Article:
What Can We Steal From Callan Wink’s “Breatharians”?
Title of Work and its Form: “Breatharians,” short story
Author: Callan Wink
Date of Work: 2013
Where the Work Can Be Found: The story debuted the October 22, 2012 issue of The New Yorker. At the time of this writing, the story was available in full on the New Yorker web site. “Breatharians” was subsequently selected for The Best American Short Stories 2013.
Element of Craft We’re Stealing: Narrative Structure
August is a young man who is living between two worlds. To paraphrase Britney, he’s not a boy, not yet a man. His mother and father live in separate homes on the same property. His body is strong enough to allow him to kill cats without remorse, but he mourns the loss of his “birth dog.”
The inciting incident of the story is the moment when August’s father tells his son to “get rid of the damn” wild cats in his barn. August is happy to take on the work; he wants pocket money. The story covers the next couple days as the cat slaughter looms in the distance and the reader learns about the protagonist’s situation. It seemed to me as though Mr. Wink was most interested in painting the portrait of his interesting character. There’s an uneasy peace in August’s life: a peace that will be shattered when he finally figures out more about life.
Mr. Wink’s story succeeds so fabulously because he illuminates character so well by forcing August to negotiate an unending series of contrasts:
- He’s torn between an old home and a new home (on the same property, even!)
- His mother lives in the old house, previously owned by her family. His father lives in the new house, one he had built using his wife’s family money.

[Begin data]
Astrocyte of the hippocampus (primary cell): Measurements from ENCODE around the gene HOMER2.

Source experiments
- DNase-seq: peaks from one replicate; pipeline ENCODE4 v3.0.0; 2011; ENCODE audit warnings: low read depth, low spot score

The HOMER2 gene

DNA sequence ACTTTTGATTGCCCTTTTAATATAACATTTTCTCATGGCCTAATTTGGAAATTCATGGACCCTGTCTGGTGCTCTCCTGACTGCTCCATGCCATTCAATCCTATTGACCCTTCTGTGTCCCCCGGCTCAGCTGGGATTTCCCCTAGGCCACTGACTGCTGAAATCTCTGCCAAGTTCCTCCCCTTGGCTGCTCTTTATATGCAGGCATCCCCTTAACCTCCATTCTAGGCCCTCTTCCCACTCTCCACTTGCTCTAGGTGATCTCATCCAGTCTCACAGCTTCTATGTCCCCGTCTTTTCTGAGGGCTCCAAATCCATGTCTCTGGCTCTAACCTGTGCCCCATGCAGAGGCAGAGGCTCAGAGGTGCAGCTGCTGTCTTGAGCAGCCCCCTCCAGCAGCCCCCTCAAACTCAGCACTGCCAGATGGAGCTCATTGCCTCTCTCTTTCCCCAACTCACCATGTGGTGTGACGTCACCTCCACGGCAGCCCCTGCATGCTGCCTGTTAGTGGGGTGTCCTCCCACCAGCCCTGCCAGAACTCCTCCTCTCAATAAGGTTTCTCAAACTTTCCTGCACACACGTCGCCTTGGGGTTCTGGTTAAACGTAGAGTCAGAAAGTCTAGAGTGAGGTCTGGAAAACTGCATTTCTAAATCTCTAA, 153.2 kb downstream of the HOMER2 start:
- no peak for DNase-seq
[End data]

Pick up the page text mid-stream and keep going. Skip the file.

- August’s father’s spending an awful lot of time with Lisa…an eighteen-year-old woman…August is getting to the age where he starts to think about eighteen-year-old women a lot…
- Dogs: treasured companions. Cats: unwanted vermin.
The choice of placing August “in between” is helpful because of the inherent tension created by his position. His parents are fighting. He probably has feelings for Lisa that he doesn’t understand, and his father has feelings for Lisa that adults understand immediately. He knows the definitions of life and death, but hasn’t started to feel what they mean until recently. Mr. Wink has made a shrewd choice that makes drama inevitable.
The structure of the story is extremely solid. Mr. Wink begins the story with a problem: there are too many feral cats in the barn. Mr. Wink ends the story with a solution: there are no feral cats in the barn. This choice results in a natural progression from beginning, to middle and to end. Such stories are also clear. For example:
- Bob is hungry (problem)
- So Bob goes to Wendy’s to get a Baconator (possible solution)
- Bob sees his ex-girlfriend at Wendy’s (complication/climax)
- Bob slinks out of Wendy’s before his ex-girlfriend sees and goes to Subway instead even though he hates Subway (ultimate solution)
No, that’s not the best story ever written, but there is a solid plot on which the reader can hang his or her interest and there’s a climax on which the writer can say goodbye.
Mr. Wink exceeds the rule of threes by one, but I loved the way he made Paul Harvey a motif in the story. The young whippersnappers reading this may not know who Paul Harvey was. A broadcasting legend, Mr. Harvey was famous for his incredibly homespun delivery and was the epitome of “middle America.” (Not that there’s anything wrong with it!) I am most familiar with “The Rest of the Story,” a daily series in which Mr. Harvey would take four whole minutes to tell a relaxing story about a man or woman who faced and overcame some kind of adversity. After dropping a clue or two, Mr. Harvey would reveal that the person who faced adversity turned out to be…Stephen King! Or Gerald Ford! Or Oprah Winfrey! And now you know…the rest of the story.
Mr. Wink was wise to include Paul Harvey’s broadcasts in the story because they influence how we see the characters. These are farm-type people who get up early and work hard and like a nice story told in a calm, slow manner.
What Should We Steal?
- Plant your character in a series of contrasts. There is so much drama to be mined in the in-betweens of our lives, the moments in which everything is in flux.
- Begin your story with a problem, end with its solution. Such a structure creates an effortless beginning, middle and end.
- Employ a motif in your story. Not only does a motif add detail, but it shapes the characters and offers readers tangible handholds with regard to the setting.
Just for fun…I don’t remember this “The Rest of the Story” about Jack the Ripper!